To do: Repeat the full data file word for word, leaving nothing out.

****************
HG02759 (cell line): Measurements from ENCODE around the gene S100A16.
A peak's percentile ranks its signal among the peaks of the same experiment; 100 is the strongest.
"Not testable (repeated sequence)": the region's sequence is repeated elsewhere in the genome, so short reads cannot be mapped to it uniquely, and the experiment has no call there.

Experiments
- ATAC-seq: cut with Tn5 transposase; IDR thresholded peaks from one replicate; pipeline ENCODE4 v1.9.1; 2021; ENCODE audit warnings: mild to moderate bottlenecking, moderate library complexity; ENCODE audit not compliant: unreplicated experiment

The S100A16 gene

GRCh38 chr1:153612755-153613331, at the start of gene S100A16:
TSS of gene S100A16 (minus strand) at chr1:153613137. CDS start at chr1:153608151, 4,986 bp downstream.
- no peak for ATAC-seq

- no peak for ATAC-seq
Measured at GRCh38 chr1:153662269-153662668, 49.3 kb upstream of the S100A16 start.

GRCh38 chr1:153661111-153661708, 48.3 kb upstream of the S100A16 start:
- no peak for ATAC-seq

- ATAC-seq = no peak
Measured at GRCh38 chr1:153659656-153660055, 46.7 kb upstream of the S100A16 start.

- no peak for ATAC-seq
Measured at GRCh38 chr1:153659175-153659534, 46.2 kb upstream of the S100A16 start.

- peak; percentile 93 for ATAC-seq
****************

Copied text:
HG02759 (cell line): Measurements from ENCODE around the gene S100A16.
A peak's percentile ranks its signal among the peaks of the same experiment; 100 is the strongest.
"Not testable (repeated sequence)": the region's sequence is repeated elsewhere in the genome, so short reads cannot be mapped to it uniquely, and the experiment has no call there.

Experiments
- ATAC-seq: cut with Tn5 transposase; IDR thresholded peaks from one replicate; pipeline ENCODE4 v1.9.1; 2021; ENCODE audit warnings: mild to moderate bottlenecking, moderate library complexity; ENCODE audit not compliant: unreplicated experiment

The S100A16 gene

GRCh38 chr1:153612755-153613331, at the start of gene S100A16:
TSS of gene S100A16 (minus strand) at chr1:153613137. CDS start at chr1:153608151, 4,986 bp downstream.
- no peak for ATAC-seq

- no peak for ATAC-seq
Measured at GRCh38 chr1:153662269-153662668, 49.3 kb upstream of the S100A16 start.

GRCh38 chr1:153661111-153661708, 48.3 kb upstream of the S100A16 start:
- no peak for ATAC-seq

- ATAC-seq = no peak
Measured at GRCh38 chr1:153659656-153660055, 46.7 kb upstream of the S100A16 start.

- no peak for ATAC-seq
Measured at GRCh38 chr1:153659175-153659534, 46.2 kb upstream of the S100A16 start.

- peak; percentile 93 for ATAC-seq